So what do we make of the 47 Republican senators who decided to write a letter to Iran’s leaders in the midst of nuclear arms negotiations between President Obama and the less-than-transparent nation of Iran? At this juncture, we know that Iran has operated secret nuclear facilities in the past (in the cities of Qom and Natanz) and that estimates suggest Iran could have 190,000 centrifuges enriching uranium within a matter of several weeks. The lack of transparency observed by the United Nations’ International Atomic Energy Agency (IAEA) is very concerning for anyone living outside of Iran, as inspectors are kept in the dark regarding the nation’s military nuclear program. It has been revealed that President Obama’s current deal with Iran’s leaders involves numerous concessions: these include a sunset period (the deal will cease to take effect after a certain date) of 10 years, as well as an inability to destroy nuclear facilities belonging to Iran.
When Senator Tom Cotton (R-AK) and 46 other Senate Republicans sent Iran’s top officials a letter on March 9th, there was and continues to be much controversy as to whether or not they have violated the Logan Act—a 1799 law that forbids any U.S. citizen (acting without official U.S. authority) from influencing “disputes or controversies” that involve a foreign government and the United States of America. While the senators in this case are clearly attempting to sway negotiations towards restricting President Obama from coming to an agreement with Iran, it is less definite as to whether or not the Republican congressmen are acting without official U.S. authority. One may argue that those who have signed this letter do in fact wield “official U.S. authority” and that these signatories serve as federal officers considering their role as senators in the United States Congress.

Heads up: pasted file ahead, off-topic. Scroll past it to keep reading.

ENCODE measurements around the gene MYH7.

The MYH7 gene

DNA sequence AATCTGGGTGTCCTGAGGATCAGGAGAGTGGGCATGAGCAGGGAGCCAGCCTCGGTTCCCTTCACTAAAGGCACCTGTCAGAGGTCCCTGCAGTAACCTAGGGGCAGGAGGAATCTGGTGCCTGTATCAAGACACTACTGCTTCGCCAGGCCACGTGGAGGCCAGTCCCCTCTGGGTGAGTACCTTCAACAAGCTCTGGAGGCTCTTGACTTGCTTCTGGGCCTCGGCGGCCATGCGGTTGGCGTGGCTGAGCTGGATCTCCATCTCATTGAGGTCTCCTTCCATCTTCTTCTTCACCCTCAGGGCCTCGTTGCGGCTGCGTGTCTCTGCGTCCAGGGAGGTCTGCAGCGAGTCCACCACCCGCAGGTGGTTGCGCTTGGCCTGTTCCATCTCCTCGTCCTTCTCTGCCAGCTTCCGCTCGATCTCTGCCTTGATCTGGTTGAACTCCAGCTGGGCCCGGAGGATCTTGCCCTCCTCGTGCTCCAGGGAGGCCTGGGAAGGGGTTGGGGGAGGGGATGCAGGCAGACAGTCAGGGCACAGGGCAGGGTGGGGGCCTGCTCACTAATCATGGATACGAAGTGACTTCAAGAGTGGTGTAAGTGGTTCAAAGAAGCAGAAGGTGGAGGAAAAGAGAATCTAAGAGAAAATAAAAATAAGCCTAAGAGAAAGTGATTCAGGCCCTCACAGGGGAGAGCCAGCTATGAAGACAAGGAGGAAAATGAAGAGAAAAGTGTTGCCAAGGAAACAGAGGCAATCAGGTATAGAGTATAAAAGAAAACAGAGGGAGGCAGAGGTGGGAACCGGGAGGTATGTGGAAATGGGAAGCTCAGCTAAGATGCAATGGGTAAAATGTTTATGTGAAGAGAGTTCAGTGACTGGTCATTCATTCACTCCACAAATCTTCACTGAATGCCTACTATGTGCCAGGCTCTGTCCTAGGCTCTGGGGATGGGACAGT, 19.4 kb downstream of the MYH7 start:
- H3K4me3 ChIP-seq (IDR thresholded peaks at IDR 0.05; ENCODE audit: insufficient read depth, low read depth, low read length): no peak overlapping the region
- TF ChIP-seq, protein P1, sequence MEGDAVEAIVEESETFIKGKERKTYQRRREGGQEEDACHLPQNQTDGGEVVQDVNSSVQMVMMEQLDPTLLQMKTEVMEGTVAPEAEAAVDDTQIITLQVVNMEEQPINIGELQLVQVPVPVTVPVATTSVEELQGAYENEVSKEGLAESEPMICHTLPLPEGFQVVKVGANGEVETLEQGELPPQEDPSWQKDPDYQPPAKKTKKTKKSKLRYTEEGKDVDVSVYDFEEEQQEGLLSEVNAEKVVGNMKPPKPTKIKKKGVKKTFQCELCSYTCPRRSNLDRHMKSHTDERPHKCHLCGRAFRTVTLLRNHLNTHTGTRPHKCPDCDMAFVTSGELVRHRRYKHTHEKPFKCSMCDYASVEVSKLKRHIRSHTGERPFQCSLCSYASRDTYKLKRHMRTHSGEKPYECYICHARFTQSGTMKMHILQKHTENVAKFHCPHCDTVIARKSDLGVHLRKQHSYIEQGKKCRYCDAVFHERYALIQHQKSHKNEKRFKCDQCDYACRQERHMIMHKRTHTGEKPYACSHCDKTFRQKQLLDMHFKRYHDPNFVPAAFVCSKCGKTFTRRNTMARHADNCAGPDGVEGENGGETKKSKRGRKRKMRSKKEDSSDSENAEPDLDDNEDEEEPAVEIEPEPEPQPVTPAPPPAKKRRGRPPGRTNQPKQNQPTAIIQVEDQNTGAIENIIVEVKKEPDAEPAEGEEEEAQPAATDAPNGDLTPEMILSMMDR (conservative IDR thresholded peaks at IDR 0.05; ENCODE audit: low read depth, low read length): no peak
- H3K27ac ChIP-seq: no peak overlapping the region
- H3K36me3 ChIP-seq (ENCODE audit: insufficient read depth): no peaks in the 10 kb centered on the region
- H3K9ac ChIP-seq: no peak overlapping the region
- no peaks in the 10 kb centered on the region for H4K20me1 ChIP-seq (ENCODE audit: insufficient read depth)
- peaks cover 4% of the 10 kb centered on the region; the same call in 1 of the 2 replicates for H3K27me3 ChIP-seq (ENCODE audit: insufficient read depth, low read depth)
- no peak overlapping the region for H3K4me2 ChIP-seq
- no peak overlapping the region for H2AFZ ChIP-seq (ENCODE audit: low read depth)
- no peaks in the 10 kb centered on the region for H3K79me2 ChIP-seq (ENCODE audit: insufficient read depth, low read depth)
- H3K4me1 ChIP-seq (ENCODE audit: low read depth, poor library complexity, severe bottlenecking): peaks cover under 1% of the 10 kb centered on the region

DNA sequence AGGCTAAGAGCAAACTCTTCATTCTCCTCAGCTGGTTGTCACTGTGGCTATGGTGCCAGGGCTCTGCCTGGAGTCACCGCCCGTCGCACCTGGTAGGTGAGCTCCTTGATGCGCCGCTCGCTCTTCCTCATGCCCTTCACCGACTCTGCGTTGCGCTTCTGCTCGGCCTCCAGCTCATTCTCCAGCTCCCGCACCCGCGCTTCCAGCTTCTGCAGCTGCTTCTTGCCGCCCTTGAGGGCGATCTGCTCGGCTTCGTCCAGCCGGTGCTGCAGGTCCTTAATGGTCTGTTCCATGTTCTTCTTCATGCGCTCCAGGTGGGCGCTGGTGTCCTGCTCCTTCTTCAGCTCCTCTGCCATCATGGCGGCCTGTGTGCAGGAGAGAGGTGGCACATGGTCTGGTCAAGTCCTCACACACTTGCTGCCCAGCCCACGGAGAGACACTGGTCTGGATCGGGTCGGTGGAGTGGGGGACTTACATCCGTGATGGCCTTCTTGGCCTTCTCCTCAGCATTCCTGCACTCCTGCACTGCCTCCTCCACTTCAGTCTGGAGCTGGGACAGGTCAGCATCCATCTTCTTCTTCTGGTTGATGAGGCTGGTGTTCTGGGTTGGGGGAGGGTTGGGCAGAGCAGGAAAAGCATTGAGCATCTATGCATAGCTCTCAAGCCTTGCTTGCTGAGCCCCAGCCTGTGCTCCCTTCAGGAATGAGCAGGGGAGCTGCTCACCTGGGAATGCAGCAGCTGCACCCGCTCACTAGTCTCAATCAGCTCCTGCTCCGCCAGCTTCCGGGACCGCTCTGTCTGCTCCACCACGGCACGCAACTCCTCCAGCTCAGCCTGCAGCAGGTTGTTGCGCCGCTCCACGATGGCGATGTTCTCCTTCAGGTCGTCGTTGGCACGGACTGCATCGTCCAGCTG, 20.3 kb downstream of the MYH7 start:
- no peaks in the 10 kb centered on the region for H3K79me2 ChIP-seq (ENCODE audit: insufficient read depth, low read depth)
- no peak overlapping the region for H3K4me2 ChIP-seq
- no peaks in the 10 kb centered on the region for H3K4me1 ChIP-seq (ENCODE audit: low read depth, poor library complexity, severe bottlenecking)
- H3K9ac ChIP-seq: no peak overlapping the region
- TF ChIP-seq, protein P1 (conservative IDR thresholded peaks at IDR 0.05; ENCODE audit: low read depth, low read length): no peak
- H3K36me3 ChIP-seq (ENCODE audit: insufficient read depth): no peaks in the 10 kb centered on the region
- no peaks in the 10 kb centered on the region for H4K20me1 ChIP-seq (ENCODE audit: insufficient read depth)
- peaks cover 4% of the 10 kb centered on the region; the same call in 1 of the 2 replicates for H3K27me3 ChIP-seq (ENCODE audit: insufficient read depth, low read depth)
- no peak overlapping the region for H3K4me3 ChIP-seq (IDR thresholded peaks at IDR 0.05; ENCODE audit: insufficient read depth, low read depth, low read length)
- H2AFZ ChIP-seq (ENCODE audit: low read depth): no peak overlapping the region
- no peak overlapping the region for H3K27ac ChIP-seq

But regardless of any laws that may have been broken, what should we think of this entire situation? Tom Cotton and his colleagues are evidently worried about the path towards which President Obama and his administration are headed. In interviews, they have alluded to their constituents’ concerns and in their letter warned Iran’s leaders, “we will consider any agreement regarding your nuclear weapons program that is not approved by the Congress as nothing more than an executive agreement between President Obama and Ayatollah Khomenei.” While the letter was certainly a bold idea, the purpose of its content may be misrepresented or misperceived.
The 47 senators were intent on implicitly praising Netanyahu’s speech and revealing that President Obama’s negotiations were leading the U.S. towards a horrible deal that could threaten global security. It now appears that due to media reports and the White House’s reaction, the conversation has shifted from foreign policy to a political fight between the sitting Democratic President and Republican congressmen. Even Senator Bob Corker (R-TN), the chairman of the Senate Foreign Relations Committee, advised against the letter by saying, “I didn’t think it was going to further our efforts to get to a place where Congress would play the appropriate role that it should on Iran.” Iran leaders have said that the letter is a propaganda ploy and bears no legal value, and how it shows the worried nature of one group.
Well, it is clear that we all should be worried. Vice President Biden denounced the letter by saying it was “beneath the dignity” of the Senate, and White House spokesman Eric Schultz described the letter as a “blatant, flagrant, and partisan attempt to interfere with negotiations.” Even former Secretary of State Hillary Clinton tweeted “GOP letter to Iranian clerics undermines American leadership.” Are these opinions right? At this point, it doesn’t really matter. Yes, going around colleagues’ backs to sign letters in the midst of negotiations may seem childish. Will it ultimately even help the situation? Only time will tell. But know this one thing—if our own legislative and executive branches are not talented at striking solid deals between each other, do not expect a promising negotiation to arise after talks with a foreign adversary.